ATLANTA — Tension over the construction of Atlanta's public safety training facility is also felt on the campuses of Atlanta's Historically Black Colleges and Universities.
The facility, dubbed by opposers as "Cop City," has roped in students who have felt compelled to raise their voices against the project.
Spelman College senior Kannette King has expressed more than just a few concerns saying in the wake of so much public opposition, there is room to rethink the project.
"I think that there are better ways to have these types of trainings and facilities," said King.
The planned sprawling structure would sit on a thousand-acre stretch of land in unincorporated DeKalb County and has faced controversy for months.
King said funds used to build the facility would be put to better use addressing needs in the community like food insecurity and homelessness.
For King's peers, like Morehouse junior Calvin Bell, the controversy has prompted action.
"We wanted to mobilize on our campus," Bell said. "And the first step that we took was taking over our Crown Forum."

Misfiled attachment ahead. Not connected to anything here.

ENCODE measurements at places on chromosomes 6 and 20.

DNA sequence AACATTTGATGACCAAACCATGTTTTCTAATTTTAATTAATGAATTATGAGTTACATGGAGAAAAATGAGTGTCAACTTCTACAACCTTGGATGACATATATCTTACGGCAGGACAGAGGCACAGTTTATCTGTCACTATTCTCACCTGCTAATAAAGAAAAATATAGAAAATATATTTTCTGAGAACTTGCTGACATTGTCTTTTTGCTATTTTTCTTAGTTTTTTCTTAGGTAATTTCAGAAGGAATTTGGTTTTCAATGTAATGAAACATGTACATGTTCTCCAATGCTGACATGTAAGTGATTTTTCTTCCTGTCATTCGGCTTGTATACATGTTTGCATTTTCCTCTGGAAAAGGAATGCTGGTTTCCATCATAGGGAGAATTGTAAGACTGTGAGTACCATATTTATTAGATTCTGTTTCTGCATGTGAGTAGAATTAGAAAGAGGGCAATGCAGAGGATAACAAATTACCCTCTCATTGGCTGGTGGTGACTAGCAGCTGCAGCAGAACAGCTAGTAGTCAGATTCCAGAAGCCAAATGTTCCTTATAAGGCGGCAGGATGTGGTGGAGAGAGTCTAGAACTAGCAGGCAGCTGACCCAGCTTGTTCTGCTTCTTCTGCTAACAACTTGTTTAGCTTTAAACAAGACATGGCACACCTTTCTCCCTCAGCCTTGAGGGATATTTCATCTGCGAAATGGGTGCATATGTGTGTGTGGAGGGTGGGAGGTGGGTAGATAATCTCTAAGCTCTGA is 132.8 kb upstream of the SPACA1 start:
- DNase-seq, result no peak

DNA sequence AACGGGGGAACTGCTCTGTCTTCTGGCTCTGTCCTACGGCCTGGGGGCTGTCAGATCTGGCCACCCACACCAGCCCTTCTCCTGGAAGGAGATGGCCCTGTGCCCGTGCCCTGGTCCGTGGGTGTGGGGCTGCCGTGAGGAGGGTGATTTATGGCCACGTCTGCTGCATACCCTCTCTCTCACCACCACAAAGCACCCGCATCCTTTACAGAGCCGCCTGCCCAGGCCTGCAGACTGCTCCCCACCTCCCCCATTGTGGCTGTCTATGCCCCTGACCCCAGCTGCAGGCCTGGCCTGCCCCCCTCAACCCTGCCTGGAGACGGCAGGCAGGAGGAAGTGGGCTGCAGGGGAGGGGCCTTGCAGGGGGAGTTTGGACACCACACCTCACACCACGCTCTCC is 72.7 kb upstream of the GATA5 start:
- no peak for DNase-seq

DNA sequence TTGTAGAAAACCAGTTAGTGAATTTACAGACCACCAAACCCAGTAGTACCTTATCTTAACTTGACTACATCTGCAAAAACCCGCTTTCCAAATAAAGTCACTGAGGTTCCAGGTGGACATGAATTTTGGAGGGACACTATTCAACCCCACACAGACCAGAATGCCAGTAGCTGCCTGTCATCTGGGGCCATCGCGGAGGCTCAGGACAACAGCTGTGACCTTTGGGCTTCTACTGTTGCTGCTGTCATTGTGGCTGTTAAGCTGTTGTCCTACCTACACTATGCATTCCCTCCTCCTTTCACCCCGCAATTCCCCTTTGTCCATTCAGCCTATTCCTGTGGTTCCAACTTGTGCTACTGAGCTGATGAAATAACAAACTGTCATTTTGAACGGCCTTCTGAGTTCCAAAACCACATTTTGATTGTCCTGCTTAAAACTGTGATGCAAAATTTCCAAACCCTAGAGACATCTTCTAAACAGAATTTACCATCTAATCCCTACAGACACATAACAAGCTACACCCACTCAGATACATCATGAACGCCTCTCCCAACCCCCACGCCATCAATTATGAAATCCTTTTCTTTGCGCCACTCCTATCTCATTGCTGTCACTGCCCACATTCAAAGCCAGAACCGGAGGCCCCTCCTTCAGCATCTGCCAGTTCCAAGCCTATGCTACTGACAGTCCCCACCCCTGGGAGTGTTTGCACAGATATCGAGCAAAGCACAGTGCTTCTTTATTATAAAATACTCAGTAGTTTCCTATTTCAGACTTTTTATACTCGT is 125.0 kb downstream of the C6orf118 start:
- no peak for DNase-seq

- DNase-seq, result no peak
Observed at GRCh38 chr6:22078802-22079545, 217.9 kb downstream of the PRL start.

Crown Forum, a weekly event that brings guest speakers to the campus, is typically used as an opportunity for students to hear from thought leaders.
In February, Spelman and Morehouse students interrupted a discussion with Amazon Labor Union President Chris Smalls to bring attention to the public safety training facility's construction.
Both King and Bell have since organized discussions on campus to get input from students about how to move forward in their opposition to "Cop City."
In February, professors on both campuses signed petitions openly criticizing the building of the facility, which both students say gives them hope for their cause.
"As people of color and as students of color, we want our voices to be heard and to know that we do not feel a sense of protection, especially when it comes to the hands of police officers in general," said Bell.
Moving forward, they're hoping the elected officials will hear them loud and clear.
"We will continue to organize and mobilize students, faculty, staff, and alumni," Kind said.